3 Basic Stir Fry Sauces You Can Master in Under 20 Minutes
Stir fries are the ultimate anytime meal and are a great way to use up bits and bobs of leftover veggies in the fridge. Simply because you’re repurposing leftovers doesn’t mean that you can’t throw together a stellar meal. Below are three basic Asian condiments that you’ll find any (well-stocked) pantry; take your next wok creation up a notch with one of these 3 basic stir fry sauces that you can master in under 20 minutes.
What was once an exotic ingredient, is now a basic everyday staple in every well-stocked kitchen. Soy sauce is a by-product of fermented soybeans and wheat that have been mixed with brine. Moulds are then added and left to grow for three days after which it’s combined with salt water in vats where another bacteria, that breaks down sugars into lactic acids, is added. The resulting mixture is then left to ferment for a further six months, at least, before being strained, pasteurised and bottled to be sold as the delicious salty condiment we know and love. If you’re au fait with Soy sauce, comfortably adding it to anything, then upgrade to ponzu sauce. Ponzu is essentially a citrus flavoured Soy, with the main punch coming from the elusive Yuzu, a Japanese citrus with flavours similar to a marriage of grapefruit, lemon and orange. If you’re a ponzu fan, it’s surprisingly easy to make your own.
Basic Stir Fry sauce using Soy Sauce:
Ponzu Sauce Recipe
In a saucepan, mix ½ cup (125 ml) of Soy sauce, with a ¼ cup (60 ml) of bonito flakes (dried, fermented and smoked tuna flakes, readily available at any Asian food store), 2 tablespoons (30 ml) of lemon juice, 1 tablespoon (15 ml) of lime juice, 2 tablespoons each of mirin (30 ml) and rice vinegar (30 ml) (also both available at Asian food store), a small piece of kombu (edible and flavour-packed kelp, available from Asian goods store) and a teaspoon (5 ml) of red pepper flakes. Bring to the boil, then remove from the heat and allow to sit for 30 minutes in the pan. Strain, with a fine mesh strainer into an airtight container and cool completely before storing in the fridge. Ponzu will last for about a week and can be used as a zingy addition to stir fries, simply pour over once everything is cooked.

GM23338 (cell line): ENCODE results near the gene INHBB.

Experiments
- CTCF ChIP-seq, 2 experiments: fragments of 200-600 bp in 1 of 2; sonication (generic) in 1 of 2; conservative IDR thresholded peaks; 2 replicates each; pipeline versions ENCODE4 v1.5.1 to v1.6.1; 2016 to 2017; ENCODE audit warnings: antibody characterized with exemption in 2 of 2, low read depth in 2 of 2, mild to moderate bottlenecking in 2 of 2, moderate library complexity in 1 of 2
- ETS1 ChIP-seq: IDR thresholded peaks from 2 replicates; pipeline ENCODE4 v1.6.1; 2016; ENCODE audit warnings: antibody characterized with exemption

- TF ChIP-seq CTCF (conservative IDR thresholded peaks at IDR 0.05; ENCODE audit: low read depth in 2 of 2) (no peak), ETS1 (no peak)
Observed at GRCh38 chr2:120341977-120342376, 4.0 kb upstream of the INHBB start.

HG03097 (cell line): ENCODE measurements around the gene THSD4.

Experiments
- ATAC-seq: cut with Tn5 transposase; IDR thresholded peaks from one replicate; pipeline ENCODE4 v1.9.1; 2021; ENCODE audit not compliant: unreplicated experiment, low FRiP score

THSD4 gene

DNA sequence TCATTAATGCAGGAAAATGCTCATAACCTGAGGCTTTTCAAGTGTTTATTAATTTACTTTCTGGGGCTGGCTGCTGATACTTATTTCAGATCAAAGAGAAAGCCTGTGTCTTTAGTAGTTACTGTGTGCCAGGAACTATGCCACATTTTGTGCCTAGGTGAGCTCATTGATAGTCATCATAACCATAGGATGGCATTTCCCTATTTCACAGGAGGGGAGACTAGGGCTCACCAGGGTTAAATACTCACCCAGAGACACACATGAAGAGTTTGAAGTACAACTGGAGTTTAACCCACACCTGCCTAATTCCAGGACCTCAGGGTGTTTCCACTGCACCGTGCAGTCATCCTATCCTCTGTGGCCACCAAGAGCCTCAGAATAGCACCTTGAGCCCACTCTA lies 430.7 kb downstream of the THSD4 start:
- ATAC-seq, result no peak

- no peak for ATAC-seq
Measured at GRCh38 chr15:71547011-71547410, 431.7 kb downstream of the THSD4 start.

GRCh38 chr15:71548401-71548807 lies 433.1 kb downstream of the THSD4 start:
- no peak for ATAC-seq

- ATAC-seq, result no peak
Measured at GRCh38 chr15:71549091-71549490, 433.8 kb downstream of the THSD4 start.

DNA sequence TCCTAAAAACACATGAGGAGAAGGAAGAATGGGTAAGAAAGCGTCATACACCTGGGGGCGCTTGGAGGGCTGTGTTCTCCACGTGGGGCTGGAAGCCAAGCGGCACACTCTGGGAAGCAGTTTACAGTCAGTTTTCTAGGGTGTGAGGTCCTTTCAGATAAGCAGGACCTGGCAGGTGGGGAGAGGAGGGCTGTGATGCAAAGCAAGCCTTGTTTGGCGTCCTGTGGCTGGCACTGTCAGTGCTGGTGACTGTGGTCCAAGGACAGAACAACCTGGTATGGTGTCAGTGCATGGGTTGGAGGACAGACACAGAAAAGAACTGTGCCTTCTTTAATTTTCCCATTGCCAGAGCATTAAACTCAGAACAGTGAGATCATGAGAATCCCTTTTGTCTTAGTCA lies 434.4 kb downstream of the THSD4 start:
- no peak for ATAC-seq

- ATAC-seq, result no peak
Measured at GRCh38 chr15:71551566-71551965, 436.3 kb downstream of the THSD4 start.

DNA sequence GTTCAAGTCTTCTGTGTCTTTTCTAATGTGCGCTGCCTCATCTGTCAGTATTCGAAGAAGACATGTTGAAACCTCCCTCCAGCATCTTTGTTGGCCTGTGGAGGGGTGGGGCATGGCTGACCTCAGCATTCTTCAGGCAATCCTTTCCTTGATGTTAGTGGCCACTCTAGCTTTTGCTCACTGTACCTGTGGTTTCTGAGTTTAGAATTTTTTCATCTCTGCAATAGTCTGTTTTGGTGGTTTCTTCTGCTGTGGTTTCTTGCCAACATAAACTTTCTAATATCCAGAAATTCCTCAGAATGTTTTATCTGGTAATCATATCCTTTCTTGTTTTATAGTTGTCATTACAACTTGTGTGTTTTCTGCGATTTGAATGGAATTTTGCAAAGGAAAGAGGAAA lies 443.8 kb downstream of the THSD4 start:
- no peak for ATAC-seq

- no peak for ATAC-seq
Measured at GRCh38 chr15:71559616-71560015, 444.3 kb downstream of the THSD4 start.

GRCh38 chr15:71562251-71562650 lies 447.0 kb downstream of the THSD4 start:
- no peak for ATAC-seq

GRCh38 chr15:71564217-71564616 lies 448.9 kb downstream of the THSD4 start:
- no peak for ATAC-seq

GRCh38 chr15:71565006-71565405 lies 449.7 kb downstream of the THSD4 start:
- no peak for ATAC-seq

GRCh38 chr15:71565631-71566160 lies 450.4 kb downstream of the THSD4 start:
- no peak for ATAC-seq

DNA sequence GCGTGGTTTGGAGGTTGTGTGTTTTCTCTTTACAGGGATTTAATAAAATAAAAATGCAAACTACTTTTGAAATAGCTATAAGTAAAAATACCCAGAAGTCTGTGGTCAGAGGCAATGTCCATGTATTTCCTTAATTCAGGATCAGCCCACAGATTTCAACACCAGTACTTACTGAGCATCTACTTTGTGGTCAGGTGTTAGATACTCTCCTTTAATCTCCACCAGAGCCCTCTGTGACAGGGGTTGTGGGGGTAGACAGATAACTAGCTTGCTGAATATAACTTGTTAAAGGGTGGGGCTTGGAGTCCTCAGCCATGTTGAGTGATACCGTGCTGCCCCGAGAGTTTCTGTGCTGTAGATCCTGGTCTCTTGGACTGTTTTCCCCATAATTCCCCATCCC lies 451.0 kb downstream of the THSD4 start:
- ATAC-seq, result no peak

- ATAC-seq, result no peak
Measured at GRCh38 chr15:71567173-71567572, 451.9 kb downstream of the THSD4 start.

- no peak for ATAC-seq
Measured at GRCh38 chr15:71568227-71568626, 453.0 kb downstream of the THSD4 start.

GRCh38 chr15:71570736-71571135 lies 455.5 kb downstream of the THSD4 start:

‘Fishiness’ is a dividing matter. Some people love ‘fishy’ things such as anchovies, sardines and, well, fish paste, whereas others are not as enamoured. Both sides are vocal about their love too. When it comes to fishy fish, you either love it or hate it. Fish sauce however, transcends these boundaries and manages to sneak its way into your shopping basket and comfortably finds a spot in your cupboard, if only to be used two drops at a time when the Thai curry craving hits, even in the homes of fishy-haters. Ironically enough, fish sauce, or nam pla, is simply made up of anchovies and salt, which is then fermented. That’s it. But the result is something truly savoury and surprisingly un-fishy. It adds a saltiness to dishes that differs from Soy and is also a good base to use to develop flavours. We especially love making a fish sauce caramel out of it, which can either coat sticky chicken wings or be used a stir fry sauce.
Basic Stir Fry sauce using Fish Sauce:
Fish Sauce Caramel Recipe
In a medium sized saucepan, mix together 2 cups (500 ml) of sugar, ¾ cup (180 ml) of water and the juice of ½ a lemon and heat gently, stirring until the sugar is dissolved. Once the sugar has dissolved, increase the heat to bring the syrup to a rapid boil and allow to turn a deep, rich caramel. Remove from the heat, add 1 ¼ cup (310 ml) fish sauce (watch out for splatters) and whisk until smooth. Set aside to cool and transfer to a glass jar and store in the fridge.
If you’re serious about your Japanese cuisine then mirin deserves a place in your kitchen. It’s a rice wine, very similar to sake, but with a much lower alcohol content and higher sugar level. That alcohol also evaporates during the cooking process, leaving no trace behind. Due to the high sugar content, it has a slightly sweeter taste, making it a perfect partner for Soy in other sauces. It’s used to finish miso soups, make dips and glaze and most famously, it’s used in a teriyaki sauce.
Basic Stir Fry Sauce using Mirin:
Teriyaki Sauce Recipe
Combine ¼ cup (60 ml) each of soy sauce, mirin, sake and 2 tablespoons (30 ml) sugar in a saucepan. Bring to a boil over a medium-high heat. In a small bowl, mix together 2 teaspoons (10 ml) of Maizena and 2 tablespoons (30 ml) of water to make a slurry. Whisk this into the sauce, reduce the heat and reduce to a thick consistency. Taste and adjust with soy sauce and sugar if necessary.
Inspired? Try these tasty Asian recipes:
Ready to get cooking? See this article on how to stock your Asian pantry and then get cooking!
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